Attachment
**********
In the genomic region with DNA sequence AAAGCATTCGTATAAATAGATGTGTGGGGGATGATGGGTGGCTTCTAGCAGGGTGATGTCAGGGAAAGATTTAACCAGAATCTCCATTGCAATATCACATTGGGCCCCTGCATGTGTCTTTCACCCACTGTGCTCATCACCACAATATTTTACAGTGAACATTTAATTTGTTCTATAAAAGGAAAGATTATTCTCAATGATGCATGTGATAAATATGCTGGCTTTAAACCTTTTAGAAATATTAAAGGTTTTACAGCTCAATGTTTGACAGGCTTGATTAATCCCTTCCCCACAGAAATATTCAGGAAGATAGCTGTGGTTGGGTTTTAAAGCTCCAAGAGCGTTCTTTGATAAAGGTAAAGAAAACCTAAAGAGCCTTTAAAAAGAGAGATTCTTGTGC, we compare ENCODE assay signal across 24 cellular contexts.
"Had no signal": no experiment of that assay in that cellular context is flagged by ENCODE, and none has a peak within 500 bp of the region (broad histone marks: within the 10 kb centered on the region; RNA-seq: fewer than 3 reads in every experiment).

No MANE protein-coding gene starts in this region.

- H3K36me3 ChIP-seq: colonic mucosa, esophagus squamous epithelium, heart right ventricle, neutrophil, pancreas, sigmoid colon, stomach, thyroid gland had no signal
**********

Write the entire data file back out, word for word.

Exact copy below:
In the genomic region with DNA sequence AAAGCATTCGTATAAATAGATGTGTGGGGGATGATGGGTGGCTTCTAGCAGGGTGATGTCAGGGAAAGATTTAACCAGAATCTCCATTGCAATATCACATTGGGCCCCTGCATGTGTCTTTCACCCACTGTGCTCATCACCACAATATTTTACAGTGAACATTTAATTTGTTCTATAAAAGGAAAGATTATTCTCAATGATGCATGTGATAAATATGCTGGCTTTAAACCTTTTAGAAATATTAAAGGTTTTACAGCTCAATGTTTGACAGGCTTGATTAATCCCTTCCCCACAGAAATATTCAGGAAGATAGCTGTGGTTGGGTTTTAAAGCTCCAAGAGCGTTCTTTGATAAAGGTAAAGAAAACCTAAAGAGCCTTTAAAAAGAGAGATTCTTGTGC, we compare ENCODE assay signal across 24 cellular contexts.
"Had no signal": no experiment of that assay in that cellular context is flagged by ENCODE, and none has a peak within 500 bp of the region (broad histone marks: within the 10 kb centered on the region; RNA-seq: fewer than 3 reads in every experiment).

No MANE protein-coding gene starts in this region.

- H3K36me3 ChIP-seq: colonic mucosa, esophagus squamous epithelium, heart right ventricle, neutrophil, pancreas, sigmoid colon, stomach, thyroid gland had no signal